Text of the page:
François Chollet @fchollet Deep learning @google. Creator of Keras, neural networks library. Author of 'Deep Learning with Python'. Opinions are my own. Apr. 23, 2019 1 min read

Historically, there have been two opposing views of cognition. One in which intelligence is a general ability to learn from arbitrary data, and one in which intelligence is the result of a myriad of special-purpose systems shaped by millions of years of evolution.

The first view derives from Enlightenment thinkers, themselves influenced by the ancients. This seems to be the position of most deep learning newbies today. The second view originates with Darwin, and was embraced by first-generation AI thinkers like Minsky, etc.

According to the first view, the mind could be seen as a "blank slate" (or a randomly initialized neural network) capable of making sense of any problem or environment, without requiring hard-wired priors.

If you take this PoV, a freshly initialized human brain placed in the body of an octopus-like creature living in the higher layers of Jupiter's atmosphere would have no issue taking control of the sensorimotor capabilities of the alien body, socialize with other octopii, etc.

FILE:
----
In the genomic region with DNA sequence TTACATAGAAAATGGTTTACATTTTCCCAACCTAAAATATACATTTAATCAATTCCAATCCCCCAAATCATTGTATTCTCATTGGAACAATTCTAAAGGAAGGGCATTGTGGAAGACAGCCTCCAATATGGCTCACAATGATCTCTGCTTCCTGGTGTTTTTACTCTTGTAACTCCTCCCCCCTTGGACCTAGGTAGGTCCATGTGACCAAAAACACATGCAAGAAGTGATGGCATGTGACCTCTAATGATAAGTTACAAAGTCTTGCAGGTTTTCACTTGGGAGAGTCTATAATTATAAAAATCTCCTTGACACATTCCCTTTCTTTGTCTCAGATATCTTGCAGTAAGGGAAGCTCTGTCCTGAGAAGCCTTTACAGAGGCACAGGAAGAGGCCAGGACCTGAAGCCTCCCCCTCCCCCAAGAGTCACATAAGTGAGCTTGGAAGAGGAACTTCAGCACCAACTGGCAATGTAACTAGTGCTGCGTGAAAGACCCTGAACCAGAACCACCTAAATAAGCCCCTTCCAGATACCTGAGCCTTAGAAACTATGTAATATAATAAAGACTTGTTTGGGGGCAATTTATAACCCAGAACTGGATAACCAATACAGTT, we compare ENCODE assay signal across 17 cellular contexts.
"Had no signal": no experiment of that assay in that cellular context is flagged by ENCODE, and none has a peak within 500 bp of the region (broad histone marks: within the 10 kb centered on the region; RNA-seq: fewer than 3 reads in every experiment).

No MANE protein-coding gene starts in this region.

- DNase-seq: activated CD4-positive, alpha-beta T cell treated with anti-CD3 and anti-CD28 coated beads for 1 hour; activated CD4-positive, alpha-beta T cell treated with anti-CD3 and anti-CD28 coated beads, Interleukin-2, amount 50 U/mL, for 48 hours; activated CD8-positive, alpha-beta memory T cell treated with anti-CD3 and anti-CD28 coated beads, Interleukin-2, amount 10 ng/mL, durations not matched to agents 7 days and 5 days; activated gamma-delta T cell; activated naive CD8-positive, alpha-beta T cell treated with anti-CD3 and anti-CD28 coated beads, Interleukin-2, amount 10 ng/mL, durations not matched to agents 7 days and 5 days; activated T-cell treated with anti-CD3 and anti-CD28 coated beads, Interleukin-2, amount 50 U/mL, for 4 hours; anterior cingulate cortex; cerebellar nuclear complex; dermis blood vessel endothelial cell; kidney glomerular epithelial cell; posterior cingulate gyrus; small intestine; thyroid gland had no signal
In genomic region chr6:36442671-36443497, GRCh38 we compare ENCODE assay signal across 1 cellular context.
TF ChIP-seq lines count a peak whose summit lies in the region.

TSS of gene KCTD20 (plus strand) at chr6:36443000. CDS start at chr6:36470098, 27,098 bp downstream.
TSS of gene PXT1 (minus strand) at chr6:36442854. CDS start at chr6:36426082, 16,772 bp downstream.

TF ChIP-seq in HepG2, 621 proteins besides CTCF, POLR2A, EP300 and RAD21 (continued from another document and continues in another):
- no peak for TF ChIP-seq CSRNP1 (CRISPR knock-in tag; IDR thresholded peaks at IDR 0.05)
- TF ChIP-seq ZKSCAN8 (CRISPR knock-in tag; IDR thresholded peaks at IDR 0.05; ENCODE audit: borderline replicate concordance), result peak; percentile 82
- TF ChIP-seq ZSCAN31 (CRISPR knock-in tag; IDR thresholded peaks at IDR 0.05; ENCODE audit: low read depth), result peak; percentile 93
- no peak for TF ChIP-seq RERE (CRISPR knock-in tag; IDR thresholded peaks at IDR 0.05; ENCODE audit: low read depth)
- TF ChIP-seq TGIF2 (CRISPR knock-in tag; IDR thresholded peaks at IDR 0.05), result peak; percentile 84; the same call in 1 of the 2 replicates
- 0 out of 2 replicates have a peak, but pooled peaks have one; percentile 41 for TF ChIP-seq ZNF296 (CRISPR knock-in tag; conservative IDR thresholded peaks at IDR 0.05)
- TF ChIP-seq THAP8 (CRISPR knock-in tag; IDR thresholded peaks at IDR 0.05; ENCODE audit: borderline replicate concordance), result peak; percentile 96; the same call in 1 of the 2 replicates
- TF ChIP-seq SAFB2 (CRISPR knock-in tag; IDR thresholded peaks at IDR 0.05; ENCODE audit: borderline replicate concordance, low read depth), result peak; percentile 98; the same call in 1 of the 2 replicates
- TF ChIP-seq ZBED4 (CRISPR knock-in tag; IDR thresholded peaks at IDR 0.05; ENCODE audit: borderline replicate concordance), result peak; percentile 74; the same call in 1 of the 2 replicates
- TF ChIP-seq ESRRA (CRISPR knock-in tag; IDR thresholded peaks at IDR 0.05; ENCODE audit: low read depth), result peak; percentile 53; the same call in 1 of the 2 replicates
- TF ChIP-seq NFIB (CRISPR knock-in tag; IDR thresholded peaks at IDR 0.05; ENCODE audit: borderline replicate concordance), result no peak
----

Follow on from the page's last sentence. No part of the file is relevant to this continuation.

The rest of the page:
..and would perhaps end up building an advanced technological civilization, and spread to the rest of universe. In this view, such a thing as "artificial general intelligence" could exist, and a human brain would be an example of it.

According to the second view, the mind is a collection of advanced cognitive processes hard-wired by evolution, and being merely tuned through embodied experience. Humans' ability for language, for ex, would be an evolved prior, something that thinkers like Chomsky have defended.

Importantly, it has been at least 15 yrs since we've gathered enough evidence to rule out both views. Although the second view has largely fallen out of favor, the first view is, shockingly, still going strong among people who have no context on the history of cognitive science.

You can follow @fchollet.


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